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Largest town in Central Hawke’s Bay, 49 km south-west of Hastings. Waipukurau is named after a Māori pā, which was located nearby. The town of Waipukurau was founded by pastoral runholder Henry Russell as a model village in the 1860s. He envisaged a town containing a few well-to-do families, a group of tradesmen and artisans, and a parson. Russell retained ownership of the town sections, which he leased to residents (they were later made freehold). Residents were carefully selected and Russell approved plans before houses were built. He built community facilities, commercial buildings and small workers’ cottages. Growth of the town was restricted because it was surrounded by large pastoral stations. Most were broken up into smaller blocks by the Liberal government from the 1890s, which allowed the town to develop and business numbers to grow. A freezing works opened in 1889, and other industries such as flax processing and sawmilling followed. Waipukurau thrived during the post-Second World War agricultural boom.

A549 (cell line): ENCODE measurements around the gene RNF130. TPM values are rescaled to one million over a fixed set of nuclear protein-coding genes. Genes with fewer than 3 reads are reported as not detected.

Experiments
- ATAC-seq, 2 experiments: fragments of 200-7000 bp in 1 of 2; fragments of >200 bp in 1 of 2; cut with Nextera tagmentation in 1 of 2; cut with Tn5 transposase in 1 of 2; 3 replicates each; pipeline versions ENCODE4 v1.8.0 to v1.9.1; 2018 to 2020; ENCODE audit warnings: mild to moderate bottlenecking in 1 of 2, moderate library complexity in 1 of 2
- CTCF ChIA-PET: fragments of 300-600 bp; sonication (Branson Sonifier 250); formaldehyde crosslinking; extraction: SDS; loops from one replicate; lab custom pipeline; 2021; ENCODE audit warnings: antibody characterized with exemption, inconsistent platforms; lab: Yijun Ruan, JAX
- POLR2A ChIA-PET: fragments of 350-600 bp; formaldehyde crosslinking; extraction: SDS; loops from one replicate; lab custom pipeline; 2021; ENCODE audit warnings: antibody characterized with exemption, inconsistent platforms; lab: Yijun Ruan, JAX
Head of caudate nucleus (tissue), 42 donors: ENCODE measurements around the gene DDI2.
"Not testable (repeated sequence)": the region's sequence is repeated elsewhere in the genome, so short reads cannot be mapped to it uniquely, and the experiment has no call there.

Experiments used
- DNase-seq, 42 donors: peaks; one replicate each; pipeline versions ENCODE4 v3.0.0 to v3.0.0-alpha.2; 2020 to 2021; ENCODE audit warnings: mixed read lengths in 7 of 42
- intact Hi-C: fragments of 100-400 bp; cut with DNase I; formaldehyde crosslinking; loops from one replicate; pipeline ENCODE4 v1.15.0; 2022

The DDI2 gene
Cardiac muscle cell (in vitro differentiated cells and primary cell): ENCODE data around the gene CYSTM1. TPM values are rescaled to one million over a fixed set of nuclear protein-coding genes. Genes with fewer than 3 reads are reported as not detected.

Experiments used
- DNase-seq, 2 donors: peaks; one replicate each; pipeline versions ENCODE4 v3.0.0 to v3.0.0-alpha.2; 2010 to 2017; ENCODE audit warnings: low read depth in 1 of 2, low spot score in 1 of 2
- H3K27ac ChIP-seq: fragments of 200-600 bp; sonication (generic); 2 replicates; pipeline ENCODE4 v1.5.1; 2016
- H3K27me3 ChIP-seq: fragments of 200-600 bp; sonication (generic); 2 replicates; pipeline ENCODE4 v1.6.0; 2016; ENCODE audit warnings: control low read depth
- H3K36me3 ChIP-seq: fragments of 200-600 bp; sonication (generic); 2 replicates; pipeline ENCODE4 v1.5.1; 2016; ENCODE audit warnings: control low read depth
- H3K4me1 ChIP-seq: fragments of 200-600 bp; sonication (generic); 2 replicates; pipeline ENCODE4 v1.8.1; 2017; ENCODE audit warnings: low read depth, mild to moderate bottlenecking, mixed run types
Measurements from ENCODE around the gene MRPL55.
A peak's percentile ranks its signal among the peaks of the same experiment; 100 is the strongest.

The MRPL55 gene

Meaning of place name
Wai: water; pukurau: a large white fungus that still grows in the area. Pukurau was resorted to when food was scarce, and eaten after being soaked in water.